Cultural anthropologist, with degrees from Harvard and Stanford, Mimi Ito co-directed the Digital Youth Project, which was funded by the MacArthur Foundation and focused on new m-Learning scenarios. The project has become an important point of reference for those studying the relationship between teens and new media.
The three-year Digital Youth Project researched kids’ and teens’ informal learning through digital media, with a particular focus on the day-to-day use and the impact of these new technologies on learning, play and social interaction.
The results of the project are encapsulated in the report, Living and Learning with New Media: Summary of Findings from the Digital Youth Project, and the book Hanging Out, Messing Around, and Geeking Out: Kids Living and Learning with New Media.
Mimi explored a vast range of social activities that are “augmented” by digital technology: online gaming, virtual communities, production and consumptin of children’s software, and the relationship between children and new media.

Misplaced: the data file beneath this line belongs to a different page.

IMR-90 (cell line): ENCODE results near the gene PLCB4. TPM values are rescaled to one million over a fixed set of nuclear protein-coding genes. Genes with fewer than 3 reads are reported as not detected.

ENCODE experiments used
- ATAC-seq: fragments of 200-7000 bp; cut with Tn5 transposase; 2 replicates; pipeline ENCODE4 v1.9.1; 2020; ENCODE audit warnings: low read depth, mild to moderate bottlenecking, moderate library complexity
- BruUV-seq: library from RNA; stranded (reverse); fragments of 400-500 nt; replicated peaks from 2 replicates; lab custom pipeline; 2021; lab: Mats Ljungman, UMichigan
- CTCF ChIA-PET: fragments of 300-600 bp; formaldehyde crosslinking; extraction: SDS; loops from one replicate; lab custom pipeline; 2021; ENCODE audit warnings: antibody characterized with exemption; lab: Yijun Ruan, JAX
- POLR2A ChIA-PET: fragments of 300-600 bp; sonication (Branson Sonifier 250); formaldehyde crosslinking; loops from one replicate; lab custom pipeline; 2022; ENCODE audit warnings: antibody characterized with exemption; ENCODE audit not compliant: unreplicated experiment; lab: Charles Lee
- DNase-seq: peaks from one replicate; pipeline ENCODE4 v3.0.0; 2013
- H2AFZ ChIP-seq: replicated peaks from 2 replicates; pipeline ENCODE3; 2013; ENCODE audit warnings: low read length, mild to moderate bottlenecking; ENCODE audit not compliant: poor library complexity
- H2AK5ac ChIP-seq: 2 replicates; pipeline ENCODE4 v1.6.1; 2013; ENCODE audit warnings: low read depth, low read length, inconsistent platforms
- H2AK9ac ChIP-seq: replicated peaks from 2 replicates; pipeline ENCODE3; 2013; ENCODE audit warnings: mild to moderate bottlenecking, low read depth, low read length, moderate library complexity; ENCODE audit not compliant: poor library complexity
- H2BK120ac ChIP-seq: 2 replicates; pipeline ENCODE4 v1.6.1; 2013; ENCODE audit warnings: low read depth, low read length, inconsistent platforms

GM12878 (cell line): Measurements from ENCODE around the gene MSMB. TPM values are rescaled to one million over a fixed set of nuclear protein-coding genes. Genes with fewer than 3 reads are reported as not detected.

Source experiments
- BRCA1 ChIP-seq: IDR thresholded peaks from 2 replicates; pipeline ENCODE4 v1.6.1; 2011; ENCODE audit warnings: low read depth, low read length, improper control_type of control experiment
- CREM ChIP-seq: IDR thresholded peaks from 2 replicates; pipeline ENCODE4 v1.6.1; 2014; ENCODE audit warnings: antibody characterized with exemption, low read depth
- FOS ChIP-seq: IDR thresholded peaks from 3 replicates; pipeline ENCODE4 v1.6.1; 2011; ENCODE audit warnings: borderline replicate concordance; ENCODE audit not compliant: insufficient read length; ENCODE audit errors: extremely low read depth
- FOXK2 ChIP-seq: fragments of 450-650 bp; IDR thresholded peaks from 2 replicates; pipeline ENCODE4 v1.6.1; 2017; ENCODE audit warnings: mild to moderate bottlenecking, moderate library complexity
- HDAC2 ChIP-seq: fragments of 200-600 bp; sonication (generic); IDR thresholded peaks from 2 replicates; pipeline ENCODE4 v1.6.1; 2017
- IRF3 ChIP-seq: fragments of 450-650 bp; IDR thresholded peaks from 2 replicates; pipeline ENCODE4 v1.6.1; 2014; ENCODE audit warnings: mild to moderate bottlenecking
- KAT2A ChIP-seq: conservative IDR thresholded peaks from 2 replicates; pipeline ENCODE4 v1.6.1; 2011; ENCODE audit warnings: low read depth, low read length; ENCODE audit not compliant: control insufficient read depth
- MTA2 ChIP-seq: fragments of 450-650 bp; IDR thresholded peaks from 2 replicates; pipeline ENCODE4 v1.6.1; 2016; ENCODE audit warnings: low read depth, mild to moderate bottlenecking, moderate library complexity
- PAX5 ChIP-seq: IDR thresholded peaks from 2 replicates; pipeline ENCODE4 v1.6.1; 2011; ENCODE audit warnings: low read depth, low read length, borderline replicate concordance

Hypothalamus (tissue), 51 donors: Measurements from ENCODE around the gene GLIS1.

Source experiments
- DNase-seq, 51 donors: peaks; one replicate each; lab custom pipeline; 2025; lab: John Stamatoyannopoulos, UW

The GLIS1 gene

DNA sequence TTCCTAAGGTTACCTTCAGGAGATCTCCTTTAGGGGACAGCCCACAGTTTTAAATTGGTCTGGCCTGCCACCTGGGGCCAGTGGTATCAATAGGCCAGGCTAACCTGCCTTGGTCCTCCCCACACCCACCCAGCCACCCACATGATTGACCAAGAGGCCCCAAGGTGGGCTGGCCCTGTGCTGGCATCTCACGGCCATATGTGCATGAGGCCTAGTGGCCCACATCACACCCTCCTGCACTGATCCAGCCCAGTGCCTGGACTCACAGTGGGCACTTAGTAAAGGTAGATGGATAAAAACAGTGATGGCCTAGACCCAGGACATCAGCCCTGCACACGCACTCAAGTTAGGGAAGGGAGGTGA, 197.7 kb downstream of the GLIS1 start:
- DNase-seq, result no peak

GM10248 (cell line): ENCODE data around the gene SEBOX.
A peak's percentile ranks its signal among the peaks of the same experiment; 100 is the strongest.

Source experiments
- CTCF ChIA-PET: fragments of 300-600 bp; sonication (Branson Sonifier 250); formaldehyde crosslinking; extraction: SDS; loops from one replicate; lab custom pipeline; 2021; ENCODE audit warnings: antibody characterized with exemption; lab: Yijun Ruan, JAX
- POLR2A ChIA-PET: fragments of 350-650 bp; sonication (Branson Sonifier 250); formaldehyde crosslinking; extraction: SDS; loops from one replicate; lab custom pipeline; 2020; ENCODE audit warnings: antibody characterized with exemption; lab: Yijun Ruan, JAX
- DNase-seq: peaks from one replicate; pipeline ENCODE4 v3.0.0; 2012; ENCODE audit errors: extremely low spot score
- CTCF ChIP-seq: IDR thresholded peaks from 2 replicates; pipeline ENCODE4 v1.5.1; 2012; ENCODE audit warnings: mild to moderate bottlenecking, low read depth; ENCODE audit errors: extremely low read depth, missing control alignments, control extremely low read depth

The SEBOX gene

She is also specialised in amateur content production and peer-to-peer learning.
She teaches at the Department of Informatics of the University of California, Irvine, and at Kejo University in Kanagawa, Japan. She has also worked for the Institute for Research and Learning, Xerox PARC, Tokyo University, the National Institute for Educational Research in Japan, and for Apple Computer.
Her new book on Otaku culture, the Japanese term for children that have an obsessive interest in video games and manga, will be published shortly.
Mimi Ito joined the Wiki Foundation Advisory Board in June of this year.
Watch video (Mimi starts speaking at 19:30)